Which people in history inspire you the most? Why?
Hands down, the founding fathers of this country occupy that space for me. Their bold, brilliant insight that true democracy can only be based on the rule of law, rather than monarchy or church, is one of the most revolutionary acts in world history. In that past months we have seen the rule of law be tested in ways I never thought could happen in America. So far, the rule of law still seems inviolable and now that the election’s over, I am confident I won’t ever live under a king, queen or religious leader.
Let’s now shift to the main focus of our interview, how are you using your success to bring goodness to the world? Can you share with us the meaningful or exciting social impact causes you are working on right now?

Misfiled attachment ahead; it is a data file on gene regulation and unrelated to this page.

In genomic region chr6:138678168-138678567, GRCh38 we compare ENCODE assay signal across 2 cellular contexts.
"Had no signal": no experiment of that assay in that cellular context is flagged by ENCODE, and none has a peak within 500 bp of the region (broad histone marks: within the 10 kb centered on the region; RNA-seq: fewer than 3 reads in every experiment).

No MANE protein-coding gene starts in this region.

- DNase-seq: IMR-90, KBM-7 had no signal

Social impact was always a huge part of our plan with The Antidote — our aim with the film was to drive a national conversation about the role of kindness and decency in a civil democracy — our dream was for the film to be watched in community with others and have in-person conversations across the country in-person. The pandemic changed things, but we have still been able to have deeply meaningful discussions with large groups of people via zoom. We also have a robust website that makes it easy for people to get involved in their own communities — as well as see short films and learn more about specific organizations featured in The Antidote, www.TheAntidoteMovie.com.
Many of us have ideas, dreams, and passions, but never manifest it. But you did. Was there an “Aha Moment” that made you decide that you were actually going to step up and take action for this cause? What was that final trigger?